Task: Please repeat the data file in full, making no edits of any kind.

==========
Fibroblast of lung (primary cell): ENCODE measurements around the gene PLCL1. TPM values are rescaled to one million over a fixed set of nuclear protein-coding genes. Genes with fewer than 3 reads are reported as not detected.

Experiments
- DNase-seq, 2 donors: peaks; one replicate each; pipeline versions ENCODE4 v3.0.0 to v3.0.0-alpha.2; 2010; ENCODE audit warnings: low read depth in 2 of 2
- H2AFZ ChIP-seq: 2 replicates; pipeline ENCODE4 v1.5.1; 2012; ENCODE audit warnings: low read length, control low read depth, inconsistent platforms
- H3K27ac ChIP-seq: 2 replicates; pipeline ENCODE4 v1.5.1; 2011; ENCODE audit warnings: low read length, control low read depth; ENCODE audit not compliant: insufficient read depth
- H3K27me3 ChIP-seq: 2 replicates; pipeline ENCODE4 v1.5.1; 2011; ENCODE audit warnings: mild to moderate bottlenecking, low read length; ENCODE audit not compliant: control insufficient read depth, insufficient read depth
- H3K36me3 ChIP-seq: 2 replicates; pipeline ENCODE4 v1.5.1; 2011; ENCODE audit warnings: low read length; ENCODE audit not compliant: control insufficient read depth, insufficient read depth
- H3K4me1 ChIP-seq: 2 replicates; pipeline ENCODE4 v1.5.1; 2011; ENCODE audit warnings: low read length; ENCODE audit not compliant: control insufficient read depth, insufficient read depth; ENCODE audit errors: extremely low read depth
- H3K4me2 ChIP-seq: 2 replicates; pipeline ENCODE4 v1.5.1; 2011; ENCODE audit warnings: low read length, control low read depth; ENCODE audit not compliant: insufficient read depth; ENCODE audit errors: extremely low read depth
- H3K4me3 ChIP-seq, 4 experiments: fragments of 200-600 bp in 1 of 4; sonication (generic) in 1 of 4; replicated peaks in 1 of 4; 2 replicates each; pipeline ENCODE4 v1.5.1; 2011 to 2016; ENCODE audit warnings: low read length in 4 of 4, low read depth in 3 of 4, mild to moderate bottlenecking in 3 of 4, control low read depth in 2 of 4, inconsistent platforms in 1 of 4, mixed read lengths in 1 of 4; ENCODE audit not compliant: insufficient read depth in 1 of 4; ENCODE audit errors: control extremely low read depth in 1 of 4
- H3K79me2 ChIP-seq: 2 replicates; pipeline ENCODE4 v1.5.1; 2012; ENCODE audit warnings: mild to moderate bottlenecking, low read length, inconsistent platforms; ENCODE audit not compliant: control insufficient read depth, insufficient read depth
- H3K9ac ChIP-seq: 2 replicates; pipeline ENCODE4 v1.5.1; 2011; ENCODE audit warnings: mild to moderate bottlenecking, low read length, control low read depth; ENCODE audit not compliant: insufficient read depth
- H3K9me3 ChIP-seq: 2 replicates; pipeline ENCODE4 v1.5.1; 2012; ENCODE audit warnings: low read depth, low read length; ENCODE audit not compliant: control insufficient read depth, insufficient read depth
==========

Fibroblast of lung (primary cell): ENCODE measurements around the gene PLCL1. TPM values are rescaled to one million over a fixed set of nuclear protein-coding genes. Genes with fewer than 3 reads are reported as not detected.

Experiments
- DNase-seq, 2 donors: peaks; one replicate each; pipeline versions ENCODE4 v3.0.0 to v3.0.0-alpha.2; 2010; ENCODE audit warnings: low read depth in 2 of 2
- H2AFZ ChIP-seq: 2 replicates; pipeline ENCODE4 v1.5.1; 2012; ENCODE audit warnings: low read length, control low read depth, inconsistent platforms
- H3K27ac ChIP-seq: 2 replicates; pipeline ENCODE4 v1.5.1; 2011; ENCODE audit warnings: low read length, control low read depth; ENCODE audit not compliant: insufficient read depth
- H3K27me3 ChIP-seq: 2 replicates; pipeline ENCODE4 v1.5.1; 2011; ENCODE audit warnings: mild to moderate bottlenecking, low read length; ENCODE audit not compliant: control insufficient read depth, insufficient read depth
- H3K36me3 ChIP-seq: 2 replicates; pipeline ENCODE4 v1.5.1; 2011; ENCODE audit warnings: low read length; ENCODE audit not compliant: control insufficient read depth, insufficient read depth
- H3K4me1 ChIP-seq: 2 replicates; pipeline ENCODE4 v1.5.1; 2011; ENCODE audit warnings: low read length; ENCODE audit not compliant: control insufficient read depth, insufficient read depth; ENCODE audit errors: extremely low read depth
- H3K4me2 ChIP-seq: 2 replicates; pipeline ENCODE4 v1.5.1; 2011; ENCODE audit warnings: low read length, control low read depth; ENCODE audit not compliant: insufficient read depth; ENCODE audit errors: extremely low read depth
- H3K4me3 ChIP-seq, 4 experiments: fragments of 200-600 bp in 1 of 4; sonication (generic) in 1 of 4; replicated peaks in 1 of 4; 2 replicates each; pipeline ENCODE4 v1.5.1; 2011 to 2016; ENCODE audit warnings: low read length in 4 of 4, low read depth in 3 of 4, mild to moderate bottlenecking in 3 of 4, control low read depth in 2 of 4, inconsistent platforms in 1 of 4, mixed read lengths in 1 of 4; ENCODE audit not compliant: insufficient read depth in 1 of 4; ENCODE audit errors: control extremely low read depth in 1 of 4
- H3K79me2 ChIP-seq: 2 replicates; pipeline ENCODE4 v1.5.1; 2012; ENCODE audit warnings: mild to moderate bottlenecking, low read length, inconsistent platforms; ENCODE audit not compliant: control insufficient read depth, insufficient read depth
- H3K9ac ChIP-seq: 2 replicates; pipeline ENCODE4 v1.5.1; 2011; ENCODE audit warnings: mild to moderate bottlenecking, low read length, control low read depth; ENCODE audit not compliant: insufficient read depth
- H3K9me3 ChIP-seq: 2 replicates; pipeline ENCODE4 v1.5.1; 2012; ENCODE audit warnings: low read depth, low read length; ENCODE audit not compliant: control insufficient read depth, insufficient read depth